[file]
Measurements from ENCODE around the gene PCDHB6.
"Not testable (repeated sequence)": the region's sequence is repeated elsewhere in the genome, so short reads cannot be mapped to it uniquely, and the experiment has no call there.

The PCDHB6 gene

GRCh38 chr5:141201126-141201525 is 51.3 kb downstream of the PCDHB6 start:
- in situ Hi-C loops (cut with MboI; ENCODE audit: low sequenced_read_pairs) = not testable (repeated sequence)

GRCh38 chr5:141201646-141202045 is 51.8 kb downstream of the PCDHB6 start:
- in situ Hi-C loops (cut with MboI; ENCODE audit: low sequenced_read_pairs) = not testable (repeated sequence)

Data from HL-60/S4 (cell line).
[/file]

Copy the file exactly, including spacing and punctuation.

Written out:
Measurements from ENCODE around the gene PCDHB6.
"Not testable (repeated sequence)": the region's sequence is repeated elsewhere in the genome, so short reads cannot be mapped to it uniquely, and the experiment has no call there.

The PCDHB6 gene

GRCh38 chr5:141201126-141201525 is 51.3 kb downstream of the PCDHB6 start:
- in situ Hi-C loops (cut with MboI; ENCODE audit: low sequenced_read_pairs) = not testable (repeated sequence)

GRCh38 chr5:141201646-141202045 is 51.8 kb downstream of the PCDHB6 start:
- in situ Hi-C loops (cut with MboI; ENCODE audit: low sequenced_read_pairs) = not testable (repeated sequence)

Data from HL-60/S4 (cell line).